Years of decentralized efforts by federal agencies to share information using the World Wide Web have resulted in a tangle of thousands of government websites, a fifth of which are no longer in use, according to a new government report.

The new “State of the Federal Web Report,” released Dec. 16 by a government task force, represents the first comprehensive review of federal websites, following the Obama administration conclusion earlier this year that there were simply too many government websites.

The report, which drew its conclusions from information supplied by 56 federal agencies about their web site operations, and those of their subsidiaries, found:

  • Agencies identified 1,489 .gov domains and an estimated 11,013 registered websites.
  • There is wide discrepancy in the number of domains and websites operated–some have one, some have hundreds, with NASA operating the most: 1,590 websites.
  • Nearly two thirds of agencies reported operating more than 50 public websites; several agencies could only estimate how many they had.
  • Five of the major federal agencies report more than 100 domains (see chart above.)
  • Nearly a fifth of domains (19%) are reported as inactive.
  • Agencies plan to eliminate or merge 30% of the domains, while maintaining 70%.

According to responses from 24 major agencies regarding the governance of web sites across their entire organization:

  • About a third of agencies (35%) reported that they have standardized web policies and procedures across their departments/agencies.
  • Agencies reported using a total of 150 different content management systems for creating and publishing web content.
  • Agencies also reported using a total of 250 web hosting providers, with an average of 10 providers per agency.
  • Many resource decisions occur at the program or bureau level rather than looking strategically across the agency to leverage economies of scale.
  • Most agencies reported that there is not a common web design for the entire department or agency, but that there is more consistency within operational units.
  • A few agencies (10%) reported using the same performance metrics to consistently evaluate websites across their department/agency.

“We had identified websites to serve as models and have asked agencies to submit web improvement plans,” said federal CIO Steve VanRoekel during a presentation the same day the report was released. During the presentation, he highlighted web reform as one of several steps the administration is taking to reduce unnecessary technology use in government.

Many agencies noted that the surveys were the agency’s first attempt to identify all the domains and websites in their agency and to develop plans to evaluate and consolidate their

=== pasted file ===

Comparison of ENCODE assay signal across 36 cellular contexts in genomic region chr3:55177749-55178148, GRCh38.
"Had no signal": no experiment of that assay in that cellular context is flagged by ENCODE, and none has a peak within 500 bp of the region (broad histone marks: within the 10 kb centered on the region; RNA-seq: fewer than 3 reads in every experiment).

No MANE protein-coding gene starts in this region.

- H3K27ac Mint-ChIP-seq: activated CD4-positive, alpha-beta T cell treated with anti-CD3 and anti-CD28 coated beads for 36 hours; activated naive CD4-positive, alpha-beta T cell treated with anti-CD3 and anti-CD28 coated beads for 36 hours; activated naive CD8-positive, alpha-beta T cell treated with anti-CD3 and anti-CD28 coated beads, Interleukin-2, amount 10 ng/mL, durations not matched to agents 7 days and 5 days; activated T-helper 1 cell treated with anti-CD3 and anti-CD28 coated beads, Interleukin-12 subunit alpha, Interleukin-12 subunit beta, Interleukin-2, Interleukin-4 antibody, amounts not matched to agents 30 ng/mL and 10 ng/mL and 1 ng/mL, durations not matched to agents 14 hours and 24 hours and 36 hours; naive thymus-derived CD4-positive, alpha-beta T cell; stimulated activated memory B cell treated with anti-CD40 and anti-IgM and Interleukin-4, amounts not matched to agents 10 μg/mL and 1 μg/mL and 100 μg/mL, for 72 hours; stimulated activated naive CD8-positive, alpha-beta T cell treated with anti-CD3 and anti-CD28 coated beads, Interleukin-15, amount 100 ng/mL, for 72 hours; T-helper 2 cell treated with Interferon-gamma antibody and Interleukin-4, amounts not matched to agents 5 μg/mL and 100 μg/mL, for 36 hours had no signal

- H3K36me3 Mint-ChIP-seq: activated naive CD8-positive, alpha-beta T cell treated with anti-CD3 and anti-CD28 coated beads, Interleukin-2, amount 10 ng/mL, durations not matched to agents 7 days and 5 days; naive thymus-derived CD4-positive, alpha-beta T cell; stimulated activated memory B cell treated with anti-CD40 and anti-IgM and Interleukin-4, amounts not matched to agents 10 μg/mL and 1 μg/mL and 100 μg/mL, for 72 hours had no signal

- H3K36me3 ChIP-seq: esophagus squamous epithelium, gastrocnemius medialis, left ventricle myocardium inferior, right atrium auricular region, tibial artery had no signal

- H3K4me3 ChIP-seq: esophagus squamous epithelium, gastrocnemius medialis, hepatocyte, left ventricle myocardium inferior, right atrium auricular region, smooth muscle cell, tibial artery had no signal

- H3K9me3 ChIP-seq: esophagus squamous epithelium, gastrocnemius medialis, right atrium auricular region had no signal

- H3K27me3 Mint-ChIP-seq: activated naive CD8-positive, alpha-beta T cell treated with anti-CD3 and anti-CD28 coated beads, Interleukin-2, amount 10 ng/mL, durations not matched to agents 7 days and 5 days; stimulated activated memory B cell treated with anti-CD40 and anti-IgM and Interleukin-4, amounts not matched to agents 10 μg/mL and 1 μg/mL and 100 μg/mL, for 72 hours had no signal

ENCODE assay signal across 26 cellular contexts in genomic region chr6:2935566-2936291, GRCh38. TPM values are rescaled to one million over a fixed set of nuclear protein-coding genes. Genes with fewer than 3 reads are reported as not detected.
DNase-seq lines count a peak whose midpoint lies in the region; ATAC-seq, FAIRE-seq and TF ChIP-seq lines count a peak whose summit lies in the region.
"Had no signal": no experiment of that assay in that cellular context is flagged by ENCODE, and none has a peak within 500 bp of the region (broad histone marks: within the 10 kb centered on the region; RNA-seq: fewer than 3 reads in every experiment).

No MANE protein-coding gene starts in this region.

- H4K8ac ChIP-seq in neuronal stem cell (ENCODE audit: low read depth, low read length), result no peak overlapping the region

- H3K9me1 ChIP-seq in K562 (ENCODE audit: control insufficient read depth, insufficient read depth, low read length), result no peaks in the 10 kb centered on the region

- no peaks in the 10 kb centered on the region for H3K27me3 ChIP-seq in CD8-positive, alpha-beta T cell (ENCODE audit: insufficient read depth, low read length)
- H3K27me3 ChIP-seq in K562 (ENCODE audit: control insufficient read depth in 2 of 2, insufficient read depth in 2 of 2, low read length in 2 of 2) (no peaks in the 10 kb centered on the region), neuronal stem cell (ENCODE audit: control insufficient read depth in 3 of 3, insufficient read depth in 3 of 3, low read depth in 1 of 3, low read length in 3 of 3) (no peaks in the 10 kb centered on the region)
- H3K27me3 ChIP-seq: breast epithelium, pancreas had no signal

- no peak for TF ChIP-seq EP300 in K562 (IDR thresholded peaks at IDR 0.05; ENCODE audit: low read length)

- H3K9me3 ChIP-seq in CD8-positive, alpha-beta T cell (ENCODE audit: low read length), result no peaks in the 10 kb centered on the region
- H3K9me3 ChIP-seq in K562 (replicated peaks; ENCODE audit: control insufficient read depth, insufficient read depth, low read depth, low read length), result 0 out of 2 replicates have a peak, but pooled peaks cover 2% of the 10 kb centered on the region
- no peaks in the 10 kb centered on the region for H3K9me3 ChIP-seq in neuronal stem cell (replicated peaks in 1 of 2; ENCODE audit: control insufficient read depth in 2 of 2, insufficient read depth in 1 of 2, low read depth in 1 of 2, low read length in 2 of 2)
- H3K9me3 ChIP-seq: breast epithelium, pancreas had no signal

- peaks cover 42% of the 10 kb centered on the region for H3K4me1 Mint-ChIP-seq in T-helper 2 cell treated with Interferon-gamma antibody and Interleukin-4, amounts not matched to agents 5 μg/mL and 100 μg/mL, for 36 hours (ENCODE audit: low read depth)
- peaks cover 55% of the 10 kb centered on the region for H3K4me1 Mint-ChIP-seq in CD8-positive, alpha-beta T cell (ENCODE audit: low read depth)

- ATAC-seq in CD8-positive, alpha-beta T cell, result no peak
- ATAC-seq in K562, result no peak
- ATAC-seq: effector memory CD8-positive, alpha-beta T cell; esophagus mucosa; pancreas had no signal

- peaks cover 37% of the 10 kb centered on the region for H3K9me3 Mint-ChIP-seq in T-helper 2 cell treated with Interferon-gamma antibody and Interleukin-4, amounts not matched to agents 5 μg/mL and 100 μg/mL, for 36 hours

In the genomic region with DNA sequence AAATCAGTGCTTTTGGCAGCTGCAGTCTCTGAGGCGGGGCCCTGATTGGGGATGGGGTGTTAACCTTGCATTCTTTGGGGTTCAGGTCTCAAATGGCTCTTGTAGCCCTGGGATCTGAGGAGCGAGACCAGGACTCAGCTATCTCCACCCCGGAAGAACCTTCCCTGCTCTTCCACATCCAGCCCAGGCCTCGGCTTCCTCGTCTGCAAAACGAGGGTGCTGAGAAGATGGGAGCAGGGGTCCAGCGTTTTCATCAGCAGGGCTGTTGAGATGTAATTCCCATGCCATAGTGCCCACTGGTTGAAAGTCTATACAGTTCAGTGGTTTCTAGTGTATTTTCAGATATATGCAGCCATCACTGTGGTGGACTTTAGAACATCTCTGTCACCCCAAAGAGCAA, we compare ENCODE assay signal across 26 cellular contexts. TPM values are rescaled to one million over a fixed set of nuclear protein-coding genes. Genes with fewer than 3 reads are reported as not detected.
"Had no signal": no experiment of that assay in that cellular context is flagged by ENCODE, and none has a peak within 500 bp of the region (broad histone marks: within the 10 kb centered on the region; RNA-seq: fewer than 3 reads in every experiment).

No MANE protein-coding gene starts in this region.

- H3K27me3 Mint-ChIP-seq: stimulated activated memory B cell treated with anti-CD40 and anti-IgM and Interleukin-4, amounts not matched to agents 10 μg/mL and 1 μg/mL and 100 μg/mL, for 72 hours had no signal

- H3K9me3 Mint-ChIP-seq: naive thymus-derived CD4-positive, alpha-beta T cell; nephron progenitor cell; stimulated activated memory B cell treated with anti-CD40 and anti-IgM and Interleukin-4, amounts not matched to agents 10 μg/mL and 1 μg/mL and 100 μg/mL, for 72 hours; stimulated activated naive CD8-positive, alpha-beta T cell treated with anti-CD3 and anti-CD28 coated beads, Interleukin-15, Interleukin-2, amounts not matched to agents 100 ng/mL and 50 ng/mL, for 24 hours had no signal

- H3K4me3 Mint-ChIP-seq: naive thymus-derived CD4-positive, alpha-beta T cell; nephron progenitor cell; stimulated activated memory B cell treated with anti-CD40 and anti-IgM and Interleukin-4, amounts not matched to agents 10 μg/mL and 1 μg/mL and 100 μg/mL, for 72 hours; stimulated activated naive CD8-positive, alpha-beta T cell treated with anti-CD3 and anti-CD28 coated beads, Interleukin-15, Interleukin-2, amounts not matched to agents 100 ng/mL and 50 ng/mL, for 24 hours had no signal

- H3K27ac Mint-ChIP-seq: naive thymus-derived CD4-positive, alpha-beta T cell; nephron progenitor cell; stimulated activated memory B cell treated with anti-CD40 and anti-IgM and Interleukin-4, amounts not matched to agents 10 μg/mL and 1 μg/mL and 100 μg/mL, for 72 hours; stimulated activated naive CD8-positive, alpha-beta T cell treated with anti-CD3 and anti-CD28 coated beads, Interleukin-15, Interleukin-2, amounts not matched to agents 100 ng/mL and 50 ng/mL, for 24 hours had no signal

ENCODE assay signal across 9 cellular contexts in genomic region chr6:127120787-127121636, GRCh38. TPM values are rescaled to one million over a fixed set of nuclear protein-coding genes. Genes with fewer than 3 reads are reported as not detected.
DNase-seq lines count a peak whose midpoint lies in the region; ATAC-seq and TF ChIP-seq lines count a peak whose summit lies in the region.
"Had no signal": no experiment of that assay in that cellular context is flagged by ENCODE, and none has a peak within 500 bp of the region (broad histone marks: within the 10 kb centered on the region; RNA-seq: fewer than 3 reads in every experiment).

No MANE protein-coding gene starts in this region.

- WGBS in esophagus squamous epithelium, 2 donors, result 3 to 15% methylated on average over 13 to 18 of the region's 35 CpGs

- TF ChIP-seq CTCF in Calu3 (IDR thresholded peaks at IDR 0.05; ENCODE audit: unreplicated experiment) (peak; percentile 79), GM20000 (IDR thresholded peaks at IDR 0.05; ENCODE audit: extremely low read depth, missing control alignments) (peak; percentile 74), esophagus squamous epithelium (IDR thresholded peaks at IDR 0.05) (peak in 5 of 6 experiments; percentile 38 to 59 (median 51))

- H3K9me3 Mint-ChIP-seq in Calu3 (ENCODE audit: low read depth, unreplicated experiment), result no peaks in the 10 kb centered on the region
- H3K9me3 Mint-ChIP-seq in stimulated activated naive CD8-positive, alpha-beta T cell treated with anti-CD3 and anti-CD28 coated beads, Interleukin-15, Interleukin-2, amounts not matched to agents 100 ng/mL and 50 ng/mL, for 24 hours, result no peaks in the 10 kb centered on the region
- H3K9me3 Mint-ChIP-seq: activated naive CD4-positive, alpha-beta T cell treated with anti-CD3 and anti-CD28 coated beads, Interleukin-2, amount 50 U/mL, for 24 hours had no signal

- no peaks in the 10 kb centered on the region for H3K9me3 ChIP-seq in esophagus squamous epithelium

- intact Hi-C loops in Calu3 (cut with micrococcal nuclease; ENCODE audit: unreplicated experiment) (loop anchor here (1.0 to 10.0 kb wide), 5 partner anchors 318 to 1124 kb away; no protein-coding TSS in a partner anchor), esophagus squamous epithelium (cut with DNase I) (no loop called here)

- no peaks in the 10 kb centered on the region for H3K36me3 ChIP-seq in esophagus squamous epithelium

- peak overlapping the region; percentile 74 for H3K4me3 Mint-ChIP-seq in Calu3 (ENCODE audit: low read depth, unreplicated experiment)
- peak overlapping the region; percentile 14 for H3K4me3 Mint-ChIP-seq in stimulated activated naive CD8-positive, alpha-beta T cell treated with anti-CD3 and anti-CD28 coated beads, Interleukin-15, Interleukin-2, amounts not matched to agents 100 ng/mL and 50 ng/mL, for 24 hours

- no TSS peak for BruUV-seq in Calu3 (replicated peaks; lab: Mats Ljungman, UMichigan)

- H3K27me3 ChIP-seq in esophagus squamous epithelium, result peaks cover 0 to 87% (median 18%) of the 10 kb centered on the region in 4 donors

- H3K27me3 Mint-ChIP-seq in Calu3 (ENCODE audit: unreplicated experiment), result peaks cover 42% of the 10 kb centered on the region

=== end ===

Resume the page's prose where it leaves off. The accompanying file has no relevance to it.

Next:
web footprint, the report said. Fewer than half of agencies report having an agency-wide web strategy although most agencies reported conducting regular reviews to ensure accuracy and accessibility of web content.

The report also highlighted findings from interactions with the public, which led to hundreds of suggestions for way to improve users’ experience with various federal websites.

Agencies are required to update their plans for streamlining their web efforts in Spring 2012 to align with a new Federal Web Strategy initiative expected to be released in early 2012. The plans are part of a broader Obama administration initiative dating back to last April to improve customer service.

The report is the result of an Aug. 12, 2011, Office of Management and Budget request of agency CIOs to work with their respective Web and public affairs managers to submit a report, within 60 days, on their efforts to streamline agency-managed .gov domains and to develop agency-wide Web improvement plan.

The following agencies have submitted their current plans as follows:

· Agency for International Development
· Department of Agriculture
· Department of Commerce
· Department of Education
· Department of Energy
· Department of Health and Human Services
· Department of Homeland Security
· Department of Housing and Urban Development
· Department of Justice
· Department of Labor
· Department of State
· Department of the Interior
· Department of the Treasury
· Department of Transportation
· Department of Veterans Affairs
· Environmental Protection Agency
· Executive Office of the President
· General Services Administration
· National Aeronautics and Space Administration
· National Archives and Records Administration
· National Science Foundation
· Nuclear Regulatory Commission
· Small Business Administration
· Social Security Administration